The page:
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The impact of institutional clinical trial recruitment versus hospital volume on survival outcomes of patients with head and neck cancer: An analysis of the PET-NECK trial outcomes, UKCRN portfolio, and Hospital Episode Statistics (HES) in England

Lookup NU author(s): Daniel Lin

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Abstract

© 2018 Elsevier Ltd Objectives: High institutional clinical trial recruitment and high hospital volume are reported to be independent indicators of better patient outcomes following cancer treatment. However, their relationship in head and neck cancers (HNC) remains less clear. Methods: We aimed to assess the relationship between institutional clinical trial recruitment, hospital throughput of HNC cases, and survival of patients with advanced HNC treated with primary chemoradiotherapy at hospitals which recruited to the PET-NECK trial (2008–2012). The impact on outcome was assessed using Cox's proportional hazards regression analysis and multivariate analysis. Results: HNC RCT recruitment positively correlated with hospital throughput (r = 0.57, p < 0.0001). Low-recruiters (1–5 patients) had a 107% increased risk of death when compared to high-recruiters (>5 patients) (HR = 2.07, p = 0.05). There was no significant impact of hospital throughput on overall or disease-specific HNC survival. Multivariate analysis identified p16 status, N-stage, smoking, and RCT recruitment volume as the only significant predictors of survival. There was a significant difference in chemotherapy regimen between low and high-recruiters (p = 0.003) where a higher proportion of patients (50%, n = 13) in low-recruiting compared to high-recruiting hospitals (29%, n = 92) received neoadjuvant chemotherapy. A higher proportion of these patients died at low-recruiting hospitals (46% versus 23%). Discussion: A significant association exists between high recruitment and better OS for patients with HNC. However, no significance was found between hospital throughput and outcomes. The significance of individual centre differences in chemotherapy regimen needs further investigation. Future studies need a greater number of patient outcome events to support the trends found in this study.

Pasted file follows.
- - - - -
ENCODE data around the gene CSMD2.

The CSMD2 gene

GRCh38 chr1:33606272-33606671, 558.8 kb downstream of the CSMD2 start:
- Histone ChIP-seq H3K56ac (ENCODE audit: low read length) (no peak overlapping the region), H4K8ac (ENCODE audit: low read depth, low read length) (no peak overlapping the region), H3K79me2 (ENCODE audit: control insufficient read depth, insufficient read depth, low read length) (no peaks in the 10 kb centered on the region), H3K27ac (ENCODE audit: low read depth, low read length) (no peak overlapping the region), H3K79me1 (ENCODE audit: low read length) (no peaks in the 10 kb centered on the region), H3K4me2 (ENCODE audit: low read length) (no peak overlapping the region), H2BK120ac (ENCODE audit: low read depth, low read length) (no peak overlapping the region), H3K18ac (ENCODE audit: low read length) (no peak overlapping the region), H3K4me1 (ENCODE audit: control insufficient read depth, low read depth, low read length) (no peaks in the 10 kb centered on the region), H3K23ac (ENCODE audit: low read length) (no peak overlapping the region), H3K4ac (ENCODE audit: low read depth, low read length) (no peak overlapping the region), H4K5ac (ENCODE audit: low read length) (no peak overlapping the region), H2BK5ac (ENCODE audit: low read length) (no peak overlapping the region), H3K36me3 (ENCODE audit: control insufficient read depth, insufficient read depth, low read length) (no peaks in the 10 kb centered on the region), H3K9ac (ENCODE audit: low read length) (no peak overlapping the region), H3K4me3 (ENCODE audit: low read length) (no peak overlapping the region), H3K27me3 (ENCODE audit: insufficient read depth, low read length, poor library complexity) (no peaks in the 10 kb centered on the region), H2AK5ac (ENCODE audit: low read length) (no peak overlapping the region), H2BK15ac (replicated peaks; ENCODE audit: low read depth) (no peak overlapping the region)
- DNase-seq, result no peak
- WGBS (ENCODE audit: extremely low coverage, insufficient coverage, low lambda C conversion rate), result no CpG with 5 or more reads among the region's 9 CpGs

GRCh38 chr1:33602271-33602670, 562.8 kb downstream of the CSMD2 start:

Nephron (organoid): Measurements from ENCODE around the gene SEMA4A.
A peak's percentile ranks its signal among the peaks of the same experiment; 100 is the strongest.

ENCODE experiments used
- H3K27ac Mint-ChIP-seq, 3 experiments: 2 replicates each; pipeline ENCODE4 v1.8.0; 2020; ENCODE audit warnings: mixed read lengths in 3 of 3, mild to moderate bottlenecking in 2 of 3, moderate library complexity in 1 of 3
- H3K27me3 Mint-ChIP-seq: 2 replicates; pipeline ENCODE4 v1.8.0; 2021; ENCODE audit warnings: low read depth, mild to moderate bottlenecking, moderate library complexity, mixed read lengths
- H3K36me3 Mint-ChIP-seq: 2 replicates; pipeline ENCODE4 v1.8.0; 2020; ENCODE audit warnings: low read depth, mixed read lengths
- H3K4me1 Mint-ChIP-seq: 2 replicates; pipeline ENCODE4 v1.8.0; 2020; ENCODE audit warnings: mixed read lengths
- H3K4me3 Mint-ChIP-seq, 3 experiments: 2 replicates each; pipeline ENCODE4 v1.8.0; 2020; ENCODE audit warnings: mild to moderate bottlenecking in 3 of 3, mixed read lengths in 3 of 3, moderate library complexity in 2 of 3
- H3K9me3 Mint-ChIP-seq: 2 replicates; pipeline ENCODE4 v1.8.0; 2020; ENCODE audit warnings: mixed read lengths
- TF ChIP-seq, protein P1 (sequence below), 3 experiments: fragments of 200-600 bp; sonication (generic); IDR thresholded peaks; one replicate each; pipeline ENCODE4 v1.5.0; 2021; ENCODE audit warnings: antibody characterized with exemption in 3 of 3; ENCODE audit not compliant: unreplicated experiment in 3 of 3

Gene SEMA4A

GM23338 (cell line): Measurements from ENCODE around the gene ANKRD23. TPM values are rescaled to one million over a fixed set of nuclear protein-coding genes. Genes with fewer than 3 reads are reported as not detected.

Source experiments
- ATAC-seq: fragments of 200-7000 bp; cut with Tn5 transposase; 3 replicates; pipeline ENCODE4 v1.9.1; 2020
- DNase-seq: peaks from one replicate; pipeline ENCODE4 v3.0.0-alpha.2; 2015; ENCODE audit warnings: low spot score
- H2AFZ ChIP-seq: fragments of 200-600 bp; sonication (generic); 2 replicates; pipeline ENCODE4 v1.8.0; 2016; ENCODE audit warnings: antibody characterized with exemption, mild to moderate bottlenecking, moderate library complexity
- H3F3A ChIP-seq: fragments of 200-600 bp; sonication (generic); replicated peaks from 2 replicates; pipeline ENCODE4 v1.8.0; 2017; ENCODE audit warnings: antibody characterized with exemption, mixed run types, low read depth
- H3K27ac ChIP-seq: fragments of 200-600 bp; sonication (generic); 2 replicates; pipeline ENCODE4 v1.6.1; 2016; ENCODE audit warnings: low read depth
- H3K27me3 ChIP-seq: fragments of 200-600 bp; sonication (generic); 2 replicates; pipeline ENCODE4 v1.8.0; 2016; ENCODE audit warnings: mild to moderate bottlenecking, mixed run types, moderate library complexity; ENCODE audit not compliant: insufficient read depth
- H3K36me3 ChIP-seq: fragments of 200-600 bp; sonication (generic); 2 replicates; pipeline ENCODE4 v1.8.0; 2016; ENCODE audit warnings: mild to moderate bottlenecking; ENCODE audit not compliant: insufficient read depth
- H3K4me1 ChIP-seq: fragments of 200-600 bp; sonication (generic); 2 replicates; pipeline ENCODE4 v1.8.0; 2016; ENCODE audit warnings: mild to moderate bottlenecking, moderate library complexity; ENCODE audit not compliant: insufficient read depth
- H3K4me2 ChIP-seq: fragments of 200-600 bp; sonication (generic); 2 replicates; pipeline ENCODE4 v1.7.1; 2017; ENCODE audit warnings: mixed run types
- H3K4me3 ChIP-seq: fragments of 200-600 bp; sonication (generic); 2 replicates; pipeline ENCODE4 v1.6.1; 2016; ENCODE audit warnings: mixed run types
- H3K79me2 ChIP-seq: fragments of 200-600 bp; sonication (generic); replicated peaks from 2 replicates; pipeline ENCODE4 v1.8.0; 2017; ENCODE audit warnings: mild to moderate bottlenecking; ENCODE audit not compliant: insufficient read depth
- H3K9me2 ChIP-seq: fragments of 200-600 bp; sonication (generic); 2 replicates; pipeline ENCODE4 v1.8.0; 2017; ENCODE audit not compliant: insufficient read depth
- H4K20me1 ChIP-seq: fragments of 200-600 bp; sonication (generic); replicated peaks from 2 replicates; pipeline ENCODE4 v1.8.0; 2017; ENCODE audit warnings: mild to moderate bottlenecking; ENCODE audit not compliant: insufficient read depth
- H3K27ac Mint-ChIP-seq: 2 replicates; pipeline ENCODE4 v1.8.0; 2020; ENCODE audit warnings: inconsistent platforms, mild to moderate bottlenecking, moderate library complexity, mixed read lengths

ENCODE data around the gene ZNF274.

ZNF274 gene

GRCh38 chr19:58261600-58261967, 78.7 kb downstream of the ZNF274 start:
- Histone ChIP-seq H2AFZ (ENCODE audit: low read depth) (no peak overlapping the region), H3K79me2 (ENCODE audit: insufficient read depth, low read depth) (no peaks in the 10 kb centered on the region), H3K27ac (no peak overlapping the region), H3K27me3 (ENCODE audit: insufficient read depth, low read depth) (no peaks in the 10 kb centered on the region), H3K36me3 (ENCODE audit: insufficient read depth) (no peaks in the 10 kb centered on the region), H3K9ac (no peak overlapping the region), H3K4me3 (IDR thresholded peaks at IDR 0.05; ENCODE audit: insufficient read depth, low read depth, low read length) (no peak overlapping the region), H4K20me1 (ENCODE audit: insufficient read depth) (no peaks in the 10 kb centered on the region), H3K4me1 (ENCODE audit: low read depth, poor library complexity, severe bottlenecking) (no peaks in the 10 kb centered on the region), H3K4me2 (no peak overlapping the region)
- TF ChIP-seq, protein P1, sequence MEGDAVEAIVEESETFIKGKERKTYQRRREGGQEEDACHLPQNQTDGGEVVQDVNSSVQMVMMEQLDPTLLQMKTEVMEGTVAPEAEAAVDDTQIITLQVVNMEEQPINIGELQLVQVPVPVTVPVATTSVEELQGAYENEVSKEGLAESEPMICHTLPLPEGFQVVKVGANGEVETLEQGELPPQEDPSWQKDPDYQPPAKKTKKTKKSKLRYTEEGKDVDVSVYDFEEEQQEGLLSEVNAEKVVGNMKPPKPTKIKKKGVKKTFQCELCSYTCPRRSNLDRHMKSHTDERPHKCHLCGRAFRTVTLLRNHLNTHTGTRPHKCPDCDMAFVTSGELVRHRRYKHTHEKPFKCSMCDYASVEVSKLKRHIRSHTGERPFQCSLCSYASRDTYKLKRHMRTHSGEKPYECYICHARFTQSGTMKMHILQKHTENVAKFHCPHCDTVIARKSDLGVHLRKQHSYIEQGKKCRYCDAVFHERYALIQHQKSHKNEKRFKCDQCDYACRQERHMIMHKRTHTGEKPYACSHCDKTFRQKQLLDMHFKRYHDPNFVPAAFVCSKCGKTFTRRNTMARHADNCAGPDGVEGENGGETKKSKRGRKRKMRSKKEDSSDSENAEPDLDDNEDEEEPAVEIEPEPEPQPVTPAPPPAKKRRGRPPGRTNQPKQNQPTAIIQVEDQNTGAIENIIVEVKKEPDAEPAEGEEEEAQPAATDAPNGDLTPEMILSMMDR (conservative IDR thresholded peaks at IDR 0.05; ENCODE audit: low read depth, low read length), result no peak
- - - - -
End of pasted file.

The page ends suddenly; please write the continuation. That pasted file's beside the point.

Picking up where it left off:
Publication metadata

Author(s): Lin DJ, McConkey CC, Nankivell P, Dunn J, Mehanna H

Publication type: Article

Publication status: Published

Journal: Oral Oncology

Year: 2018

Volume: 85

Pages: 40-43

Print publication date: 01/10/2018

Online publication date: 21/08/2018

Acceptance date: 08/08/2018

ISSN (print): 1368-8375

ISSN (electronic): 1879-0593

Publisher: Elsevier Ltd

URL: https://doi.org/10.1016/j.oraloncology.2018.08.006

DOI: 10.1016/j.oraloncology.2018.08.006


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